: Prohibited Behaviour Orders, two years on

Prohibited Behaviour Orders, two years on

Roxanne Moore
Western Australia

The Prohibited Behaviour Orders Act 2010 (WA) was introduced as a means of constraining offenders with a history of anti-social behaviour. After sentencing an offender aged 16 years and over, a court may issue a Prohibited Behaviour Order (‘PBO’) where the court is satisfied that an offender, within three years of being convicted of an offence involving anti-social behaviour, has been convicted of another offence involving anti-social behaviour, and the offender is likely to commit more unless otherwise constrained (ss 6, 8). The court may impose a PBO on certain activities and behaviours of an offender that are ‘reasonably necessary’ to reduce the likelihood of the person re-offending, for up to two years (ss 10(2), 12). A breach of a PBO is an offence carrying a penalty of a fine and/or imprisonment (s 35), and in this way the legislation criminalises otherwise lawful behaviour.

There is also a ‘naming and shaming’ component to the legislation, whereby certain personal details of the offender and the constraints imposed by the PBO are published online (s 34(2)). To date, the Act has not been widely utilised by prosecutors or judges. So far, the details of only three offenders and their PBOs have been published online.

The United Nations Committee on the Rights of the Child recently called for the abolition of the legislation on the basis that the Act breaches the right to privacy of the child. Publication of child offender details would, on first glance, seem contrary to articles 16 and 40 of the Convention on the Rights of the Child. However, the Act contains certain protections, such as the prohibition of publication of details capable of identifying an offender’s conviction in the Children’s Court (s 34(3)(c)). Further, the court may order that an offender’s details not be published if, in the opinion of the court, there are circumstances justifying such an order (s 34(4)).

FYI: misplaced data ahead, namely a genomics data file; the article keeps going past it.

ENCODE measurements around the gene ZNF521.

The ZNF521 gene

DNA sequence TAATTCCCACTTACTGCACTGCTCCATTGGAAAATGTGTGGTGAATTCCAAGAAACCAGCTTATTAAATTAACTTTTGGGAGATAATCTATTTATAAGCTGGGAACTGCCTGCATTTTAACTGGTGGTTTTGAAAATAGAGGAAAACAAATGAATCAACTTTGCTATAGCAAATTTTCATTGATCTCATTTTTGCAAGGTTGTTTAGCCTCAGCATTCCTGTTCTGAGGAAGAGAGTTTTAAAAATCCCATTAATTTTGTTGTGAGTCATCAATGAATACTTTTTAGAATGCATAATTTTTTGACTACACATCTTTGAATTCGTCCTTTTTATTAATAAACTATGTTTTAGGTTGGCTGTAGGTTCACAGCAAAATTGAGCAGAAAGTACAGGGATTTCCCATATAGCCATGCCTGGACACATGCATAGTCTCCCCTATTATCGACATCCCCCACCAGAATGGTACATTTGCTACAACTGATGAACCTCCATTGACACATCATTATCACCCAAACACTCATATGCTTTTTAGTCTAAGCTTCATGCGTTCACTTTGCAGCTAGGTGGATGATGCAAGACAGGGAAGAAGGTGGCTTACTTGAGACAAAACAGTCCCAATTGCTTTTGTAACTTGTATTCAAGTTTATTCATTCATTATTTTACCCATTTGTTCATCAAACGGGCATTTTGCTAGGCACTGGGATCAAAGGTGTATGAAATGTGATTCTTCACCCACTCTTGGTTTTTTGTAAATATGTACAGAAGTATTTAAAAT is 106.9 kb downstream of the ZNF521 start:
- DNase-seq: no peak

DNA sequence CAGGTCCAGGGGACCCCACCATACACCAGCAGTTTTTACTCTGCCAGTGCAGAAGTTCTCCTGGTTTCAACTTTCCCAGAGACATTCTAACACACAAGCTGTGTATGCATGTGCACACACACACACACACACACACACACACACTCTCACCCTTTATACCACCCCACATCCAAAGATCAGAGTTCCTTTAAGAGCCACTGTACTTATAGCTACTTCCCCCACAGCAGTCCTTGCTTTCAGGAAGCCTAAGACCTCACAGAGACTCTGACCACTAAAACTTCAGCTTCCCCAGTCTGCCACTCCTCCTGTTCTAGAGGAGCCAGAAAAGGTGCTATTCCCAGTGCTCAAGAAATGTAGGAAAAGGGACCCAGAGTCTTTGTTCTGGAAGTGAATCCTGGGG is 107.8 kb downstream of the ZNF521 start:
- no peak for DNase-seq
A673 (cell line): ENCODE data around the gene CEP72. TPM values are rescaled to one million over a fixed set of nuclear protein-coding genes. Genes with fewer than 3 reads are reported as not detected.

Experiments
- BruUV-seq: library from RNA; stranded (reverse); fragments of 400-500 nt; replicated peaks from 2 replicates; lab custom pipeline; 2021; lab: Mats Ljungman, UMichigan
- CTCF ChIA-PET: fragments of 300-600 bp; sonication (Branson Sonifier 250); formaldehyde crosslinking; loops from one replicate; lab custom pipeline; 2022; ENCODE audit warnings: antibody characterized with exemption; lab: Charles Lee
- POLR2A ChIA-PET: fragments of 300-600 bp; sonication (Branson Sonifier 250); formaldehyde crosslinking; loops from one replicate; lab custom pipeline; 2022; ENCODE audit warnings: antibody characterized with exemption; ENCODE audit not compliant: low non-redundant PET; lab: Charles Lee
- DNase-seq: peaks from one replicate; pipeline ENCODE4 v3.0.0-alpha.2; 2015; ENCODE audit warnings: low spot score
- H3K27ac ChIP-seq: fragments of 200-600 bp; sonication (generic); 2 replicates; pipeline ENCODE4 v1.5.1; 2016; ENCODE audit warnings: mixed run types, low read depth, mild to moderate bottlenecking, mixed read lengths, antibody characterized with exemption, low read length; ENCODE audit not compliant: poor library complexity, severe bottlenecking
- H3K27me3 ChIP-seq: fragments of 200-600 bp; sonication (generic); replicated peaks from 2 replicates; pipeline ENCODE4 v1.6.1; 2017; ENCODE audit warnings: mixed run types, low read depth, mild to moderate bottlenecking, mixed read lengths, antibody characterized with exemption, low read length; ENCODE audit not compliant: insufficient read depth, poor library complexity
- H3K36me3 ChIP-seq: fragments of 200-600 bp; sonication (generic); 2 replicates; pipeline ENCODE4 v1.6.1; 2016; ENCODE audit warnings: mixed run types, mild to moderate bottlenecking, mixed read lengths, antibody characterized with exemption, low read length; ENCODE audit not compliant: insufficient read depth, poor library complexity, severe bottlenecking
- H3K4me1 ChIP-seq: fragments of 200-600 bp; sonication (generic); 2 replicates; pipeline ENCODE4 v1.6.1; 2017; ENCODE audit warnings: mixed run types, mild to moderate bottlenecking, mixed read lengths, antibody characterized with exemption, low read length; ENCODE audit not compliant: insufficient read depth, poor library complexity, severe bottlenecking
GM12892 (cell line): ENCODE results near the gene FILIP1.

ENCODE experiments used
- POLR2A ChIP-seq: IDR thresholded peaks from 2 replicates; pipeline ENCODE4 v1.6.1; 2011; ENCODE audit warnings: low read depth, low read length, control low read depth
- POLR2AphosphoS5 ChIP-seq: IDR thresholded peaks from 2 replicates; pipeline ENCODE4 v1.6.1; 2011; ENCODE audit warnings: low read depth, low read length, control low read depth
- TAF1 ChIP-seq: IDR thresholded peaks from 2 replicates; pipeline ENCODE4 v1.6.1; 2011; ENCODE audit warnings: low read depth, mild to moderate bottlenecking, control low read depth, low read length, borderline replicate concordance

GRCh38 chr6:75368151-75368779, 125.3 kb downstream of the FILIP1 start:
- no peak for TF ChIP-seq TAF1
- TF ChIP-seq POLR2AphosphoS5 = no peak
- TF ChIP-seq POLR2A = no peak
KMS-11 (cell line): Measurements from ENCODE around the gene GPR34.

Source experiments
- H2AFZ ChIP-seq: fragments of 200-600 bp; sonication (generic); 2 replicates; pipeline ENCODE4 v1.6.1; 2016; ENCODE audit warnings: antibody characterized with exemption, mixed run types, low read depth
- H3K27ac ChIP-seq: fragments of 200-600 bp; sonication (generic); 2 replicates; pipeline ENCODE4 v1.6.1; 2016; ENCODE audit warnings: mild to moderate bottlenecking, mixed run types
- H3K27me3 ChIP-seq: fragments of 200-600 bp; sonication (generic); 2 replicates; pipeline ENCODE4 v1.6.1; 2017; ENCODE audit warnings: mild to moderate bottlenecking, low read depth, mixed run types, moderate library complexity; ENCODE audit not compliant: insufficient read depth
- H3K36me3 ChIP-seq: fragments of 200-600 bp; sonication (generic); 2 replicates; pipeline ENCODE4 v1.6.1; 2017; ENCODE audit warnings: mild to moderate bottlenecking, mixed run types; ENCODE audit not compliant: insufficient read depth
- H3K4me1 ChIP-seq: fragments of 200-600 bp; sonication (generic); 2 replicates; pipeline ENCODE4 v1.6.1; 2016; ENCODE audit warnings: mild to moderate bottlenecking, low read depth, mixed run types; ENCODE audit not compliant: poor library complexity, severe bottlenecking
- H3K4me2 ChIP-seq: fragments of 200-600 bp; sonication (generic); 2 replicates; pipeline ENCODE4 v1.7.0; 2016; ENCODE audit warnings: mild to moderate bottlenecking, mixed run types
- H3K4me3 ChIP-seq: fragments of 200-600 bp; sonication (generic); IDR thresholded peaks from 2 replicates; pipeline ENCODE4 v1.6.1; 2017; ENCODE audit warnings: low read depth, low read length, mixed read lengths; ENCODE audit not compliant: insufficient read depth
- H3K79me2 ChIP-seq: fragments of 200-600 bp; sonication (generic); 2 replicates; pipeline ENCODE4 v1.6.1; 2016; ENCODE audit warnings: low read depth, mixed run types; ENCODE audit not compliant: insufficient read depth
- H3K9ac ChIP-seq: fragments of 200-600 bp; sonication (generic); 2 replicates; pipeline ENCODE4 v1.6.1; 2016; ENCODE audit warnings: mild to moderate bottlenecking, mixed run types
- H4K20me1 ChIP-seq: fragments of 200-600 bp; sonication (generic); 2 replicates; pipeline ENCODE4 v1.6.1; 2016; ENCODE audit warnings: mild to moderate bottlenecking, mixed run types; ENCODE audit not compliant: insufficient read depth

It is difficult to predict whether the Act’s safeguards will protect the right to privacy of young offenders. It will also be interesting to see if there is any demonstrable reduction in the recidivism of persons subject to PBOs, particularly young offenders.

ROXANNE MOORE is Principal Associate to the Chief Justice of Western Australia.

(2012) 37(4) AltLJ 292
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